Mr Raju said the state-of-the-art facility in Nasik will not require any major investment to reconfigure it to produce the fifth generation fighter aircraft (FGFA).
He said there was much in common between the FGFA and the Sukhoi 30MKI jet as both had structural similarities and the plant was well equipped to produce the new generation stealth fighter for which India and Russia have been in negotiations for nearly a decade.
The facility at Nasik is set to fall idle after it delivers the last batch of 35 aircraft out of the total order of 222 to the Indian Air Force.
In 2007, India and Russia had inked an inter-governmental pact for the FGFA project but no concrete decision has yet been taken on it.
"I will not comment on the justification on expenditure on the project. But, as a country, if we are looking for fifth generation technology and if somebody has offered it to us, then definitely I would like to go for it regardless of the expenditure," Mr Raju said.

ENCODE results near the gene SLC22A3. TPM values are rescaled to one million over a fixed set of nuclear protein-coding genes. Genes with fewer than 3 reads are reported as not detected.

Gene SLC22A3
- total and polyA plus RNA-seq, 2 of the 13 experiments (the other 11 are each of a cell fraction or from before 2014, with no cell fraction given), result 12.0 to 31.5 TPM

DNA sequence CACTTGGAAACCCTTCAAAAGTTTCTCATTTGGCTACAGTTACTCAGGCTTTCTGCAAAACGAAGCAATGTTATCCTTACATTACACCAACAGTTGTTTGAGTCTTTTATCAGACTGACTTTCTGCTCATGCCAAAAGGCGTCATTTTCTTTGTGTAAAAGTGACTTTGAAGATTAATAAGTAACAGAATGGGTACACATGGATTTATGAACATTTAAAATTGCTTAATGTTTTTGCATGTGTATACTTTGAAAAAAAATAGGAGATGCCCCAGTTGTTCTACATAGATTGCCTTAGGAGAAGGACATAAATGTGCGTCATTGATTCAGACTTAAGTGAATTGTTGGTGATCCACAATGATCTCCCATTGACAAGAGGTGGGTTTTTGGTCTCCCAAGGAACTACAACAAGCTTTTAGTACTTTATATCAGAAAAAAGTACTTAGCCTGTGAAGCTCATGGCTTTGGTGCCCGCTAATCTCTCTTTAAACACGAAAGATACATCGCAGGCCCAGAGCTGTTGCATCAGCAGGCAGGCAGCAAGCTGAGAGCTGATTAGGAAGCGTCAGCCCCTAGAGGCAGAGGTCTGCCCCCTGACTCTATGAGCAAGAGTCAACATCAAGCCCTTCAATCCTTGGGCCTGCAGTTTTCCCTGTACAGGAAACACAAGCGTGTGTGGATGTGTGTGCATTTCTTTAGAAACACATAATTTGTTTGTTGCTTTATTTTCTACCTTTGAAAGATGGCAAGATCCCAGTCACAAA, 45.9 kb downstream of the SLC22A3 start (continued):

There is a view in the defence establishment that India should not go for the project considering the possible cost which has been roughly estimated at around $25 billion (around Rs 1.61 lakh crore).
The defence ministry is likely to soon take a call on a report submitted recently by a high-level committee set up by the government to examine various aspects of the project.
In December 2010, India had agreed to pay $295 million (Rs 1,897 crore) towards the preliminary design of the fighter, which is called the 'Perspective Multi-role Fighter' in India.
However, the negotiations faced various hurdles in the subsequent years.
In February last year, India and Russia revived talks on the project after a clearance from then Defence Minister Manohar Parrikar.
Mr Raju said the Nasik plant may be converted to a maintenance facility for the Sukhoi fleet if the FGFA project does not take off. The delivery of the remaining Sukhoi jets is likely to be over by early 2020.